As more and more people look to combine business trips with leisure activities, the ‘bleisure’ market is increasing. Whether you’re thinking of extending your business trip and exploring your destination or you plan on making stop-offs on your way home, taking the time to research things to do and places to eat will help you maximise your time.
Unsurprisingly, London represents just over a quarter of all business trips and there’s no shortage of attractions. But no matter where your business trip takes you, having time away from your laptop is essential for your mental and physical health.
Prepare paperwork and documents
Before you go on a business trip, double-check you have all the necessary paperwork and documents. Whether that’s travel tickets, conference badges, key contact details, or accommodation confirmations, keeping digital and physical copies will provide peace of mind. You should also leave a copy of your itinerary and contact details with colleagues too.
If you regularly travel for business, especially abroad, then it’s a good idea to get business travel insurance cover. This special policy will help cover you in case your travel plans are scuppered because of missed or delayed connections, it can also cover your business equipment, like laptops and phones while you’re away.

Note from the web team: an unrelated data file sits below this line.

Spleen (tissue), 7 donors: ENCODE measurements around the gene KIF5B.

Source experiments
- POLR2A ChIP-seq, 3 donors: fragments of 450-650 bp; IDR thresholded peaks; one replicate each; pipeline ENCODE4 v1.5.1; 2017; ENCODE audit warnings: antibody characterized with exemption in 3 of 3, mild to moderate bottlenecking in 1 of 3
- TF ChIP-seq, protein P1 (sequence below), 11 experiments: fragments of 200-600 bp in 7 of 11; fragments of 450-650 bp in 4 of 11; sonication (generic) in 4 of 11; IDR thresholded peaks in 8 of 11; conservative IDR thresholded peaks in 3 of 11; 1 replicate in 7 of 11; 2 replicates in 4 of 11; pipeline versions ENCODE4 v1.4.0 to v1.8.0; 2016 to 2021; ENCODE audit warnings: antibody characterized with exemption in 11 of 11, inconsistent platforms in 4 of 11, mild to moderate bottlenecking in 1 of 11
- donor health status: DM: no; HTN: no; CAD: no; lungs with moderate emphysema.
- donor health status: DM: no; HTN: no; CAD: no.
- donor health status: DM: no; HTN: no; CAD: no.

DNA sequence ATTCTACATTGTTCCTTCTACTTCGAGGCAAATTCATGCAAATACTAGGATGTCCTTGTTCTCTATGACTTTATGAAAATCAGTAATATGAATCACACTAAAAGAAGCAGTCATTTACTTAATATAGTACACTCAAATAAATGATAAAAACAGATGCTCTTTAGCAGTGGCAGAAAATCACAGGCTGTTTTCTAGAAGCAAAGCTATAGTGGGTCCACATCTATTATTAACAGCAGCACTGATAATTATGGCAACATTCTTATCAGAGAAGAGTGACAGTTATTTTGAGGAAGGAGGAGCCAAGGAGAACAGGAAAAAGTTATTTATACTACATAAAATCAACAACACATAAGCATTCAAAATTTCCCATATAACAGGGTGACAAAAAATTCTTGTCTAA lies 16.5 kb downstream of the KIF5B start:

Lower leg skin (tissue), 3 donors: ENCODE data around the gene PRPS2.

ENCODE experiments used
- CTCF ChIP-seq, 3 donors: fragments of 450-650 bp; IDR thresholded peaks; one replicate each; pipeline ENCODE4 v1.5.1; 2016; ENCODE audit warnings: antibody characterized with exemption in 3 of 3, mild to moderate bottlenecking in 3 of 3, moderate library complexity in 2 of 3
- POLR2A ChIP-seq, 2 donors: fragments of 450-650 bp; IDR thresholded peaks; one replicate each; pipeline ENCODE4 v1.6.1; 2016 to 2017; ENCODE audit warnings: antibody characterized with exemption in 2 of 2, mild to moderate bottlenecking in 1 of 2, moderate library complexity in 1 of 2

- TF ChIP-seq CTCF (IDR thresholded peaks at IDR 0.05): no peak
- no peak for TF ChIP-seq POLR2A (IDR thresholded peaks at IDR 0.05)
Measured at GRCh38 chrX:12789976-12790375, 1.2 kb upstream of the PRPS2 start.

Even if you’re travelling in your own car, you should consider getting business car insurance. The majority of car insurance policies only cover commuting to and from work, not the use of your vehicle for business trips, like seeing customers or going to work events.
Pack your electronics
In a world where connectivity is king, packing all your electronic devices and charging cables is essential. A multi-plug extension cable is a must-have for any business trip as it means you can charge all your devices at once.
An external battery pack is also a useful thing to take on a business trip. You won’t have to worry about finding sockets for keeping phones and laptops charged when you’re on the go, and they can easily be charged when you’re back at your accommodation.
Regardless of how long your business trip is, travel light and only take the essentials. If your business trip is only for the day, but you’ve got a long journey, consider travelling in comfortable clothing and then getting changed into more professional attire. That way, when you arrive, you’ll look and feel more refreshed and raring to go.
Take some entertainment
If this is your first business trip, you might make the mistake of only taking things for work, but you should take things that provide you with some entertainment. Books, podcasts and TV shows are all great distractions, and they can help you relax and unwind or kill time if you’re travelling by public transport.
Taking time out of your busy schedule can help provide you with that ‘me time’ everyone needs to protect their mental health.
Use Dayinsure for your business car insurance
If you’re planning your business trip, don’t forget to get a quote from Dayinsure to discover the benefits of business car insurance. Whether you need cover for a morning or you need to drive a work vehicle, we’ve got you covered.